Archaeological site of Dodoni

Sites & Monuments Archaeological Site of Dodoni

Τhe oracle

The archaeological site of Dodoni lies in the valley below Mount Tomaros. It was a religious center related to the cult of Zeus and the oldest oracle in Greece according to Herodotus and the references by Homer in his epics. Α small prehistoric settlement had been developed οn the site since the Bronze Age. The earliest cult was dedicated to the Great Goddess, a deity of euphoria and fertility, connected to tree worship and divination. The new religion of Zeus merged with the old one and the God of The Sky was worshiped as a couple with the chthonic goddess, who was thenceforth called Dione. The extent of the influence of the sanctuary is attested by the votive offerings that pilgrims from various regions of Greece offered.

The giving of oracles was carried out through the interpretation of sounds -natural or not- related to the sacred oak, such as the rustling of its leaves, the murmuring of the water that gushed from its roots, or the cooing of the pigeons nested in its branches. Furthermore, from the sound produced by the bronze cauldrons that were placed on its trunk, or the Corfu scourge, the famous bronze structure dedicated to the sanctuary by the citizens of Corfu in the 4th century BC. Pilgrims’ questions were recorded on lead tablets, numerous of which have been found, that constitute a source of valuable information about the political history of ancient Greece, society and law, language, as well as everyday life and human feelings.

The monuments

Until the end of the 5th century BC the sanctuary of Dodoni was outdoors and the religious ceremonies were held around the sacred oak (fagus). Only in the early 4th century BC a small temple of Zeus was built. The sanctuary thrived/flourished at the beginning of the 3rd century BC, during the reign of King Pyrrhus, who executed a grandiose building program with the construction of new temples dedicated to the cult of Themis, Aphrodite and Hercules. At the same time, the construction of public buildings (the bouleuterion, the prytaneum, and the theater) expanded the function of the place, both as an administrative center of the Epirotes and a venue for the Naian Games held in honor of Zeus. After its destruction by the Aetolians in 219 BC, the sanctuary was repaired and took its final monumental form with the reconstruction of the colonnades and the enclosure. After the Roman conquest in 167 BC the buildings continued their function, while the theater’s orchestra was converted into an arena. The oracle continued to attract worshipers until the 4th century AD, when the sacred oak tree was cut down and in the place of the ancient ruins a three-aisled Christian Basilica was founded.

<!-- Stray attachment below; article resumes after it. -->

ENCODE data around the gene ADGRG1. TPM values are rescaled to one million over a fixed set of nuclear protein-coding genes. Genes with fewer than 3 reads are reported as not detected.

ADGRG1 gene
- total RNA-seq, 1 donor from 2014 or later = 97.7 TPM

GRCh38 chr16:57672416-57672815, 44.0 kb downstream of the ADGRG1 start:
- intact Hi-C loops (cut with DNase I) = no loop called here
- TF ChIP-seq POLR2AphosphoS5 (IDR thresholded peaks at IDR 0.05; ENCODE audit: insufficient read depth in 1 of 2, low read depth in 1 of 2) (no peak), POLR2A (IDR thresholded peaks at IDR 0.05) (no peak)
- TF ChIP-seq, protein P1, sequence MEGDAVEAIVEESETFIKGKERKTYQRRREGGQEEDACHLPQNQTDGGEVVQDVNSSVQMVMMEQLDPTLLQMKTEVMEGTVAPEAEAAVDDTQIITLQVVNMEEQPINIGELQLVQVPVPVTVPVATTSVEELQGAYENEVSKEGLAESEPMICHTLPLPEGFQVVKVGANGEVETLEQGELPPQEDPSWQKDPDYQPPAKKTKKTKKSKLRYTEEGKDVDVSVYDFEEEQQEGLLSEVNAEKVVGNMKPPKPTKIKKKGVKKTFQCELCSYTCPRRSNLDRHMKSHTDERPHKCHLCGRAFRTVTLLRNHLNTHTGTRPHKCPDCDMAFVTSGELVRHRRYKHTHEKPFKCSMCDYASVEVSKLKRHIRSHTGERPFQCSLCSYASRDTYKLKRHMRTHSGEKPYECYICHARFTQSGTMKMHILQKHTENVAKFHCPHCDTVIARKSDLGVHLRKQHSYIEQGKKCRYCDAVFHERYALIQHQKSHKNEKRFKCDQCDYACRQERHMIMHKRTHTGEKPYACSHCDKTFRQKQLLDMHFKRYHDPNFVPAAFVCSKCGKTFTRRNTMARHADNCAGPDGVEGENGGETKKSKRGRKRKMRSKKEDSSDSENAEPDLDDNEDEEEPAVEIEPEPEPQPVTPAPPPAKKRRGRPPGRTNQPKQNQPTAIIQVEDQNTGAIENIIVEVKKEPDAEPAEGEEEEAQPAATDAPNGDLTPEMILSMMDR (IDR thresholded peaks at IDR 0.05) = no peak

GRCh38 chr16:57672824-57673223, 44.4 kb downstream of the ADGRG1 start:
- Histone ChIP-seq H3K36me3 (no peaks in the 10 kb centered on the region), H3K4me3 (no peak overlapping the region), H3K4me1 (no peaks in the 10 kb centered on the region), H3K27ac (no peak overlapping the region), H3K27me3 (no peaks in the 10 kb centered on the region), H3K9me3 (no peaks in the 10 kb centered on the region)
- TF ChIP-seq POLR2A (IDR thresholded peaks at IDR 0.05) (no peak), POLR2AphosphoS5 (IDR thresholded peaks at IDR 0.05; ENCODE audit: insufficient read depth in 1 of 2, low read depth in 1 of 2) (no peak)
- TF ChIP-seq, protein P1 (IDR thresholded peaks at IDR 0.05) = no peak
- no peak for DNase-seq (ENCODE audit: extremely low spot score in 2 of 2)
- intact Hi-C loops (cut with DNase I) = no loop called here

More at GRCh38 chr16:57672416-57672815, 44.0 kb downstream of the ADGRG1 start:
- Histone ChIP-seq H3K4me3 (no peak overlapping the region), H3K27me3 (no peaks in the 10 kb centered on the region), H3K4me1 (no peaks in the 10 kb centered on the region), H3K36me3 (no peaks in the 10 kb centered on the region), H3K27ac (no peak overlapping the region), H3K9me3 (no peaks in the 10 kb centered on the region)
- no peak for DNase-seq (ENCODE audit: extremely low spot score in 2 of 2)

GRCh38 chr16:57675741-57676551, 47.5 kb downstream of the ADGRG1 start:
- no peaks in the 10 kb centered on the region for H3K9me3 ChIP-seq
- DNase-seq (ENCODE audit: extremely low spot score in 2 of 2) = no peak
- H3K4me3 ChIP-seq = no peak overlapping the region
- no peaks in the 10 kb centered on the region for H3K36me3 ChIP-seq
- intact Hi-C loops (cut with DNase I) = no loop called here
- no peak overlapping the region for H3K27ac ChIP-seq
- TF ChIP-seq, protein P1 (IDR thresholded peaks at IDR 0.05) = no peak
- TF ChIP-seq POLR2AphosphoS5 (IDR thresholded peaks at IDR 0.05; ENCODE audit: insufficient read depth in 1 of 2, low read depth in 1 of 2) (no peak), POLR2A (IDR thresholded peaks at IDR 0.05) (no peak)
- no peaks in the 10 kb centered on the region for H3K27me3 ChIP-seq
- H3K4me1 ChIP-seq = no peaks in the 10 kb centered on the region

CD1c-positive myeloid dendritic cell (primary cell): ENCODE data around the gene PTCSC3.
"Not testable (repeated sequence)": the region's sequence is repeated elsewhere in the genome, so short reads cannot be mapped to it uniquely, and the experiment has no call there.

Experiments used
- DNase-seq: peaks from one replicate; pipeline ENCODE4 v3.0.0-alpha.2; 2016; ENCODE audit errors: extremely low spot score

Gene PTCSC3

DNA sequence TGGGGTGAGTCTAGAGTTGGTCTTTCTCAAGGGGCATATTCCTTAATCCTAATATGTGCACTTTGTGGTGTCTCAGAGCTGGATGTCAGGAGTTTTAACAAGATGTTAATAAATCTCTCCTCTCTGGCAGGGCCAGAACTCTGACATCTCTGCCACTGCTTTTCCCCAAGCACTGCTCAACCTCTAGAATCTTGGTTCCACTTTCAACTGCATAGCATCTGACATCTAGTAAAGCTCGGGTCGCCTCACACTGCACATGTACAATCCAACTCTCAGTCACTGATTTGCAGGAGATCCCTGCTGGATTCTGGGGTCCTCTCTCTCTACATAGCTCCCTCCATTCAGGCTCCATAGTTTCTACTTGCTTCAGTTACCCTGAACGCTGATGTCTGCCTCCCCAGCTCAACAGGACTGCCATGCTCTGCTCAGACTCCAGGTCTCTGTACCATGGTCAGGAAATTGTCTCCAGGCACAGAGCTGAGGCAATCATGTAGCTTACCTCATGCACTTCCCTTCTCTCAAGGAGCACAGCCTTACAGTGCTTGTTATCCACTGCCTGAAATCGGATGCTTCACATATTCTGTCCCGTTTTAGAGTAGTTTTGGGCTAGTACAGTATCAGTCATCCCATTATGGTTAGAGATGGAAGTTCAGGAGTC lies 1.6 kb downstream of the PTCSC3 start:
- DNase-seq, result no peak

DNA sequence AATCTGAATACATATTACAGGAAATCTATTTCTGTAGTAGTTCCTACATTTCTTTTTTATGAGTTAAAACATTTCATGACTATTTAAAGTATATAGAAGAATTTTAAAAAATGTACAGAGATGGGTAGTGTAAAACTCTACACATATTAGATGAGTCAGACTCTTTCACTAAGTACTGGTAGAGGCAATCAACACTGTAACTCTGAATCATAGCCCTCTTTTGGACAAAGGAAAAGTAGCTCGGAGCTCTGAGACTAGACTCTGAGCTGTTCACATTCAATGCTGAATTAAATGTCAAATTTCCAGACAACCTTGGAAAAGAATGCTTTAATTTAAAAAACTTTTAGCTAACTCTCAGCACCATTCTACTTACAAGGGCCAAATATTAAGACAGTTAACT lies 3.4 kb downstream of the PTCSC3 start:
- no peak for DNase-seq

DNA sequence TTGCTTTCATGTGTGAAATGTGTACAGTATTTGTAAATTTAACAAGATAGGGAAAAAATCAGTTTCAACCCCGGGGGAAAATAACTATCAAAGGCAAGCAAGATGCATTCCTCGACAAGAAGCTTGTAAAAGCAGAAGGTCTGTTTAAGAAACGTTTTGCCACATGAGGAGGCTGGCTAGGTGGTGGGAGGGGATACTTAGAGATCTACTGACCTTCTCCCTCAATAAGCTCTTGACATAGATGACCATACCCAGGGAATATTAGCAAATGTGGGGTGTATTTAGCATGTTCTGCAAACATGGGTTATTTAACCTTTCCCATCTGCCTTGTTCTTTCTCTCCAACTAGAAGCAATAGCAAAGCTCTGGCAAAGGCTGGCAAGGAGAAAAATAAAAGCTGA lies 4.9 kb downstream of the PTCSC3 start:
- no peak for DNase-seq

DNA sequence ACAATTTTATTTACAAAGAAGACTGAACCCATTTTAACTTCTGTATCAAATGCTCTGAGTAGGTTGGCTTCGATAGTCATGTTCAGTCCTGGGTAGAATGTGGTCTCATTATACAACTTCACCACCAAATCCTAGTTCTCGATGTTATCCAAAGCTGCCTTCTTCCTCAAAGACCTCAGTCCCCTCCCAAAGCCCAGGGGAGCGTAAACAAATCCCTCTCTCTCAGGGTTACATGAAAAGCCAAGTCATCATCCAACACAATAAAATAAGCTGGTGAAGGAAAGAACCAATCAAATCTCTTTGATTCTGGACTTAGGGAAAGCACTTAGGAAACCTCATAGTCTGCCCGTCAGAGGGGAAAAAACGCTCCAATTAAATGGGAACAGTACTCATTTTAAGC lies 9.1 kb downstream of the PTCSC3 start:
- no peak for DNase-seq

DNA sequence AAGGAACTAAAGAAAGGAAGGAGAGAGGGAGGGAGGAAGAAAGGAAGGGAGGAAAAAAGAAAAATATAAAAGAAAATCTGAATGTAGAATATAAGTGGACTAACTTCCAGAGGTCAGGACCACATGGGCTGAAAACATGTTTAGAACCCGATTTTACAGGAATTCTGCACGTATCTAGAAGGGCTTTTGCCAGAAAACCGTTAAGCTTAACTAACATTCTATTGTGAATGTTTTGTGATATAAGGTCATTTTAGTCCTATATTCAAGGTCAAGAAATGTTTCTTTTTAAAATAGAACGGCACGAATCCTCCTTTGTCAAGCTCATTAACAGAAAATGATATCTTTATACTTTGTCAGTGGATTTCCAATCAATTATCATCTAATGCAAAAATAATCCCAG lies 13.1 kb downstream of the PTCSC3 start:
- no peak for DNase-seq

Projects that promote the site

The projects for the protection and promotion of the archaeological site began in the late 1990s on two axes: a) the reconstruction of the archaeological site by modernizing its infrastructures (buildings for reception and public service, public utility networks and network of routes) and b) the preservation and restoration of the ancient theater, which showed extensive damage, mainly due to the fragility of ancient material. The primary concern was the preparation of a series of plans for surveying, documentation, preservation and restoration, which were tentatively started being implemented through a pilot program for the restoration of the first eastern kerkida of zone A. After the evaluation of the results of the pilot program, the projects have been going on within the framework of co-financed programs. At present, the restoration of the nine kerkides and the supports of the lower zone of the monument has already been completed.

Paraskevi Giouni – Hara Kappa

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